Church Education Trust

Christian Belief



The Governmental or Rectoral Theories

This type of theory lays emphasis on the obligation of divine government and the necessity for God to uphold the majesty of that government. The theory was first put forward by James Arminius and his follower Hugo Grotius. They agreed to uphold not the exactitude of divine justice mainly, but also the just and compassionate will of God as a true element in the atonement.

The theory was really a protest against the extremely rigorous and mechanical penal satisfaction theory just mentioned. Grotius, however, later departed from the original agreement between them and laid the emphasis on the fact of the necessities of government.

He limited the satisfaction made by Christ's death to the dignity of the law, the honour of the Lawgiver and the protection of the universe. He even went so far as to say that God could forgive sin apart from the satisfaction of divine justice and holiness, but that He must uphold the majesty of His law and government.

The central idea of this theory is, that God is not to be regarded merely as an offended party, but as the Moral Governor of the universe. He must, therefore, uphold the authority of His government in the interests of the general good. Consequently the sufferings of Christ are to be regarded, not as the exact equivalent of our punishment, but only in the sense that the dignity of the government was thereby upheld and vindicated as effectively as it would have been, if we received the punishment we deserved.

The weakness in the theory is that it fails to lay emphasis on the sinfulness of sin in the sense of outraging God's nature as holy, as well as His moral government. It does not make clear that death as the penalty for evil goes deeper than broken law and therefore the satisfaction required must go deeper.

It gives the impression that the atonement was nothing more than an expedient whereby God could demonstrate the importance of the moral law, rather than an absolute necessity for the salvation of mankind. There have been several forms of this theory, however, and they do not all go as far as Grotius.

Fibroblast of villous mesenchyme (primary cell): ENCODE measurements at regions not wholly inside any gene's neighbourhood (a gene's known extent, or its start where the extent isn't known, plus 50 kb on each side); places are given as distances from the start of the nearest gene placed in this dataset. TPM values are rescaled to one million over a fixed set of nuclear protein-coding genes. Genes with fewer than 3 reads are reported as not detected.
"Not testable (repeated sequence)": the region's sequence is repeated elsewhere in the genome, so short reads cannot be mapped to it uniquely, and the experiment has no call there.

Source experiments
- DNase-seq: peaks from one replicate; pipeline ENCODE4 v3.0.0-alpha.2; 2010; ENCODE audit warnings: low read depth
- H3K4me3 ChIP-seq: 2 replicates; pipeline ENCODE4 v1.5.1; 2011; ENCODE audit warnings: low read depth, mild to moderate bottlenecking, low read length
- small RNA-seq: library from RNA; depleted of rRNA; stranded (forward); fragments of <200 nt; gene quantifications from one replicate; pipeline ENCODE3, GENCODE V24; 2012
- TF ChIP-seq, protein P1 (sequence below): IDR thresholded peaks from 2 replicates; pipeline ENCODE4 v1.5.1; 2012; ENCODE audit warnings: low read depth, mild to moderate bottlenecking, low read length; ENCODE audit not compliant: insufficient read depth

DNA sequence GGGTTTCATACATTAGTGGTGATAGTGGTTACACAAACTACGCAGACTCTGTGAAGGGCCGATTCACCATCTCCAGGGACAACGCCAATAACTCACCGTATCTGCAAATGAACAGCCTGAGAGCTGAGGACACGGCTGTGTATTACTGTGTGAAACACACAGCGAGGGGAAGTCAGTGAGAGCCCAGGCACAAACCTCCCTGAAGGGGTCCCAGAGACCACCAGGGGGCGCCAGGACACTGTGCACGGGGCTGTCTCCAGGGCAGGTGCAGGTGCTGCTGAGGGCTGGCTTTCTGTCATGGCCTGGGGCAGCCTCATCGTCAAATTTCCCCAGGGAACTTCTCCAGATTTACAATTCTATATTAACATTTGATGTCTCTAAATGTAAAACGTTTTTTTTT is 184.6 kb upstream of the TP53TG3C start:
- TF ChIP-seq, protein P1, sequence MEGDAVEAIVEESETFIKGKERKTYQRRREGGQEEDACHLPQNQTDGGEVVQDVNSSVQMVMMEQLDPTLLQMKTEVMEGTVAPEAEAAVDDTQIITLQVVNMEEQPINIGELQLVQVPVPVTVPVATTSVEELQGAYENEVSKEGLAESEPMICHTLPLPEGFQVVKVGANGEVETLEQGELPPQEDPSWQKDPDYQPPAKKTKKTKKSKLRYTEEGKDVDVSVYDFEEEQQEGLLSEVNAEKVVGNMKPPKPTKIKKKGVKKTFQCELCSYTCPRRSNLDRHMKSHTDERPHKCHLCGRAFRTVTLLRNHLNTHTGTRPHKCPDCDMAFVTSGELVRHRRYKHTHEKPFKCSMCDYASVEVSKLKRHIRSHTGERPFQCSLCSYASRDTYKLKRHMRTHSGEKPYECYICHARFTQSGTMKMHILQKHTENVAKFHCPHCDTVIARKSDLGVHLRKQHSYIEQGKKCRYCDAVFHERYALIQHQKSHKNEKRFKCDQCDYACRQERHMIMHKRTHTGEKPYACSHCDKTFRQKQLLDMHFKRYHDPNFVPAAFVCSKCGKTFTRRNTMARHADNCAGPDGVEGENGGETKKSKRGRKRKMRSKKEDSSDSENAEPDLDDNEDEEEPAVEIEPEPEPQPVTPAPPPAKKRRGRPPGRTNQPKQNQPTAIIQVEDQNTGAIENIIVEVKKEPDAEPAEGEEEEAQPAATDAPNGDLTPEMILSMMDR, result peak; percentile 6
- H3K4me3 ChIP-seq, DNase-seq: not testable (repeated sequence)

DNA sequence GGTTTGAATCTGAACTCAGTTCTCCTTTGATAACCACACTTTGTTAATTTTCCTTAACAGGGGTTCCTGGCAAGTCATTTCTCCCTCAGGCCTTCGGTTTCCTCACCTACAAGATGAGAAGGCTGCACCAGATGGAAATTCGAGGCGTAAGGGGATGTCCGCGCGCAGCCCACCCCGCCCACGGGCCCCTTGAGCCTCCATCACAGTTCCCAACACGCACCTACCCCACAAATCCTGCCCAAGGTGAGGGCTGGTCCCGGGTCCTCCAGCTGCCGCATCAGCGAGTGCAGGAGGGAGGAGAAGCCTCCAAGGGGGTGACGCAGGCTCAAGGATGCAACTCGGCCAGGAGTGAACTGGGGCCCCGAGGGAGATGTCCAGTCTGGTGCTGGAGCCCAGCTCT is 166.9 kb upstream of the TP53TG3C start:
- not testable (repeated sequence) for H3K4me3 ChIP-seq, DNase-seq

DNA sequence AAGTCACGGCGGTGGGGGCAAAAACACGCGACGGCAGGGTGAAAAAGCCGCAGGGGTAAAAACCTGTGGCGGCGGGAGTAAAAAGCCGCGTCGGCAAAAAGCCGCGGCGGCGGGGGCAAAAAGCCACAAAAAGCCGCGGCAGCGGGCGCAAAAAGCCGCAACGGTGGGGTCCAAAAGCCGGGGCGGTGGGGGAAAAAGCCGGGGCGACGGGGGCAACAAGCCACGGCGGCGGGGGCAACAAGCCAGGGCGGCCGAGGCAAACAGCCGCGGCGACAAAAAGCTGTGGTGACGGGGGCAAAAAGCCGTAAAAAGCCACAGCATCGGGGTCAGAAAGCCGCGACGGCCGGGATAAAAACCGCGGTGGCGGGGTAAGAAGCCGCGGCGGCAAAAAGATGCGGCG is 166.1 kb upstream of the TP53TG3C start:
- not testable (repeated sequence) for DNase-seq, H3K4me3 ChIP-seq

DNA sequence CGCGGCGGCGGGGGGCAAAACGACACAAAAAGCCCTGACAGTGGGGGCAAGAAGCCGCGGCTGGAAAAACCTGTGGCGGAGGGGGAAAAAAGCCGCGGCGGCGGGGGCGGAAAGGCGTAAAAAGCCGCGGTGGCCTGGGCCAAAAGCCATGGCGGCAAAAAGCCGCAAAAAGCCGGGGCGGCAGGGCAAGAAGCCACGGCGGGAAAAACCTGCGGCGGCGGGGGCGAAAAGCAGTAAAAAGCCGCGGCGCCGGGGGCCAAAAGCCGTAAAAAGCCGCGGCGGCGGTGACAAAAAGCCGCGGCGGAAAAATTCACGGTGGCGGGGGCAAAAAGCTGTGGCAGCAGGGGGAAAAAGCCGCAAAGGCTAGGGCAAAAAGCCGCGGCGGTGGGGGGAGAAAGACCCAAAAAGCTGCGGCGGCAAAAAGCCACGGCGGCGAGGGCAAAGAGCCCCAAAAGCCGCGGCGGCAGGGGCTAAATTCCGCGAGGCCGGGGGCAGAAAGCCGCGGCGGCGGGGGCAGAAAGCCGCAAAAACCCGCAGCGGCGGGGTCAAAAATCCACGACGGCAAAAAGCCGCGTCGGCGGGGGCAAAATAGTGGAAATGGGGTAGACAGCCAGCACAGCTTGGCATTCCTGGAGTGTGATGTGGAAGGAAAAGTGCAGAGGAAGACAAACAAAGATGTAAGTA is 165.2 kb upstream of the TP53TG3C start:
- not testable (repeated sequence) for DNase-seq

The propitiatory nature of the atonement is included, while emphasis is given to the governmental aspect. A more modern form of the theory is that of Dr. John Miley, who out of the fundamental principles of the theory, constructs one which is distinctly his own.

3. The Moral Influence Theories

This type of theory takes many and varied forms and it will not be possible to deal with them all. It will be necessary to limit our remarks to two of the more important theories.

(a) The Socinian Theory

This was first advanced by Laelius and Faustus Socinius in the 17th century and was the rationalistic reaction against the rigorous penal satisfaction theory, just as we have already seen that the Rectoral Theory was the orthodox reaction.

Actually the theory was advanced much earlier by Abelard who was a contemporary of Anselm, and was an objection to Anselm's theory. The modern successor of both these is Unitarianism. The theory denies any necessity for, or idea of, propitiation or satisfaction.

The only barrier which needs to be broken down is on man's side and the atonement was therefore the "winning exhibition of God's love". Christ died merely as a martyr for the truth, whose loyalty to truth and duty acts as an incentive to man towards moral improvement.

We are saved by repentance and following: Christ's example. The theory is connected with a false conception as to the Person of Christ. It denies that He was deity, the Second Person of the Trinity, God in human flesh.